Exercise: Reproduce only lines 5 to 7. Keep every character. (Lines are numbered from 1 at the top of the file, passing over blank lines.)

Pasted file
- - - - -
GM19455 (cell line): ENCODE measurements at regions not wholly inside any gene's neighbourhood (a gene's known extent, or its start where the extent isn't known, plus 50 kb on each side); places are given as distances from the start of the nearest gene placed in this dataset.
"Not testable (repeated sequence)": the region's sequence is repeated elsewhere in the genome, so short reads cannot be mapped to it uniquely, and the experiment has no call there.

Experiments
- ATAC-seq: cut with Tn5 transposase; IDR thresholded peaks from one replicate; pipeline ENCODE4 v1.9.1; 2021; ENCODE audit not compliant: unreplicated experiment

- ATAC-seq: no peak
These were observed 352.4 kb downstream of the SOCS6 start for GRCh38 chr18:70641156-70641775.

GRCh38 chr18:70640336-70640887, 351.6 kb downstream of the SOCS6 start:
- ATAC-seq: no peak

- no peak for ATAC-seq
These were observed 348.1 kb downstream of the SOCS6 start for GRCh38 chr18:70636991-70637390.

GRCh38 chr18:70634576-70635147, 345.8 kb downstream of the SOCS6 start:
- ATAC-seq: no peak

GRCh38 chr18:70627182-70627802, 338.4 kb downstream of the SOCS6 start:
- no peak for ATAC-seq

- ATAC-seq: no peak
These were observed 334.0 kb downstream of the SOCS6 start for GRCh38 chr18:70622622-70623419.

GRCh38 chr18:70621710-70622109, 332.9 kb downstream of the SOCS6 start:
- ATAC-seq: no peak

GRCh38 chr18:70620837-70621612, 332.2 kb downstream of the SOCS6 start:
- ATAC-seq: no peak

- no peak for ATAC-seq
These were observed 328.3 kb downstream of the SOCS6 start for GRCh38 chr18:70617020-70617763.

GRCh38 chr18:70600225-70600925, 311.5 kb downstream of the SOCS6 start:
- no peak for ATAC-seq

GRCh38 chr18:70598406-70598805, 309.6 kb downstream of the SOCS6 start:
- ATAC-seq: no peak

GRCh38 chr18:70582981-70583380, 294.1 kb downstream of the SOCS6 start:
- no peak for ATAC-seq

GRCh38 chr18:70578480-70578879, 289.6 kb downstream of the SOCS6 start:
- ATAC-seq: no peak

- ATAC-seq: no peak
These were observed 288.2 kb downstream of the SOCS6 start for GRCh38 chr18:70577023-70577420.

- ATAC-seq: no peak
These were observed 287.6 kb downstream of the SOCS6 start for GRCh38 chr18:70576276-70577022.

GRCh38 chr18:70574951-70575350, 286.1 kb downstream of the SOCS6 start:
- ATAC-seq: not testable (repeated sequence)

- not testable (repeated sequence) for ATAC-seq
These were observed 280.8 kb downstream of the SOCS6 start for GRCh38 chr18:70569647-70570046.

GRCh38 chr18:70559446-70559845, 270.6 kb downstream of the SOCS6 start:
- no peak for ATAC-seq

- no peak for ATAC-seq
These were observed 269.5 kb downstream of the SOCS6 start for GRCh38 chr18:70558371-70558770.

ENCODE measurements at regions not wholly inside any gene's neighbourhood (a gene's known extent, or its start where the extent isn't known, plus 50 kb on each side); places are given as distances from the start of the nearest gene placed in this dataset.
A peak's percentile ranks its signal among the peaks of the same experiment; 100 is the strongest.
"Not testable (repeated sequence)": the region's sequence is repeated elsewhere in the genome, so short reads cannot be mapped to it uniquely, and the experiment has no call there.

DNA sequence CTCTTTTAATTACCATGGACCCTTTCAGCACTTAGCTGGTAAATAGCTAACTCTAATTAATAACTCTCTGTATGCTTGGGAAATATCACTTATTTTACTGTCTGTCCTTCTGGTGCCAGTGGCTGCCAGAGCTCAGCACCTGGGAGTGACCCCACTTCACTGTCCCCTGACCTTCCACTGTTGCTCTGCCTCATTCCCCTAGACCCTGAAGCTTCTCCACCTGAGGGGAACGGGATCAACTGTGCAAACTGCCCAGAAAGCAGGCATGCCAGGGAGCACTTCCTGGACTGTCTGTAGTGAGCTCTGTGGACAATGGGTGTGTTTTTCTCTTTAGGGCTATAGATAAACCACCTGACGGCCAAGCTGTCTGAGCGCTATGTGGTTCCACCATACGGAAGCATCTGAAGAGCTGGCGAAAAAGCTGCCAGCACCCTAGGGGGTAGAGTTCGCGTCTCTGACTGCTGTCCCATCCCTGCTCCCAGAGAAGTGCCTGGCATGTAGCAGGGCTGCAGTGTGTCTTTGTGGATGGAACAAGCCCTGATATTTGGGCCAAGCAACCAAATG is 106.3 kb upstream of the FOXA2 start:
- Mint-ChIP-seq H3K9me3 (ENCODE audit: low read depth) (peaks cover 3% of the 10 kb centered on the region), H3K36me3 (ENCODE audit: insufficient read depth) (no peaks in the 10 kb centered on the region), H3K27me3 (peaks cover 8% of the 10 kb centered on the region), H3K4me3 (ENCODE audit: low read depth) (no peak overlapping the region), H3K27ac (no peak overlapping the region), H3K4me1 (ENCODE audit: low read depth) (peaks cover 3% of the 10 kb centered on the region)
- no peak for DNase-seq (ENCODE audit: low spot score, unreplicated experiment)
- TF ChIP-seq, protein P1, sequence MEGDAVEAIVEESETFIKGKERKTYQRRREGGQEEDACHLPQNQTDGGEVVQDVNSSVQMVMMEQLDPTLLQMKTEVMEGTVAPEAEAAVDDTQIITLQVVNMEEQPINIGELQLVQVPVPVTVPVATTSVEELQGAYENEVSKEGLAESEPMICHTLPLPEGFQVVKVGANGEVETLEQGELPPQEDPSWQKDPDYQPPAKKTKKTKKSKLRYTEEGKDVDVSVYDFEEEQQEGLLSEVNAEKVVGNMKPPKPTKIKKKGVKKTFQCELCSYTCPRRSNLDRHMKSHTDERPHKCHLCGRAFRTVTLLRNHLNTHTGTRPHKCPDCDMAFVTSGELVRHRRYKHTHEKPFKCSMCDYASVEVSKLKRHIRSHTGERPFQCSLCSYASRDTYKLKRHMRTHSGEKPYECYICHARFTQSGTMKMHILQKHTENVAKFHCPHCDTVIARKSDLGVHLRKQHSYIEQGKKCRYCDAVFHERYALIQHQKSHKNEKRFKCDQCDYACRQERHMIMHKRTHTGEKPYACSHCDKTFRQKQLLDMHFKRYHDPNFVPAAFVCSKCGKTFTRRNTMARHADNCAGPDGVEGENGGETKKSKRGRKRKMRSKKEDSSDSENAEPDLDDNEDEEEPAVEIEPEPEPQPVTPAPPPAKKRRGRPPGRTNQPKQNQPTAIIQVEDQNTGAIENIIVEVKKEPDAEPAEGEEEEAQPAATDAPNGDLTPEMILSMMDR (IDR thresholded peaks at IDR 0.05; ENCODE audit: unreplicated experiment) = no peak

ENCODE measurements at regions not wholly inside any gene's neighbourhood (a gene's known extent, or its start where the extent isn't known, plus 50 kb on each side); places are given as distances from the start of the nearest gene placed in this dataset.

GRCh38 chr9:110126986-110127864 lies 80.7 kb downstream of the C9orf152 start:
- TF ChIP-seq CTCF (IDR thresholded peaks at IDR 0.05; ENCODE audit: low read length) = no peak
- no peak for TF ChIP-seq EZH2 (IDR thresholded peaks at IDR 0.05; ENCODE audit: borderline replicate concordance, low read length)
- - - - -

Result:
- ATAC-seq: no peak
These were observed 352.4 kb downstream of the SOCS6 start for GRCh38 chr18:70641156-70641775.

GRCh38 chr18:70640336-70640887, 351.6 kb downstream of the SOCS6 start: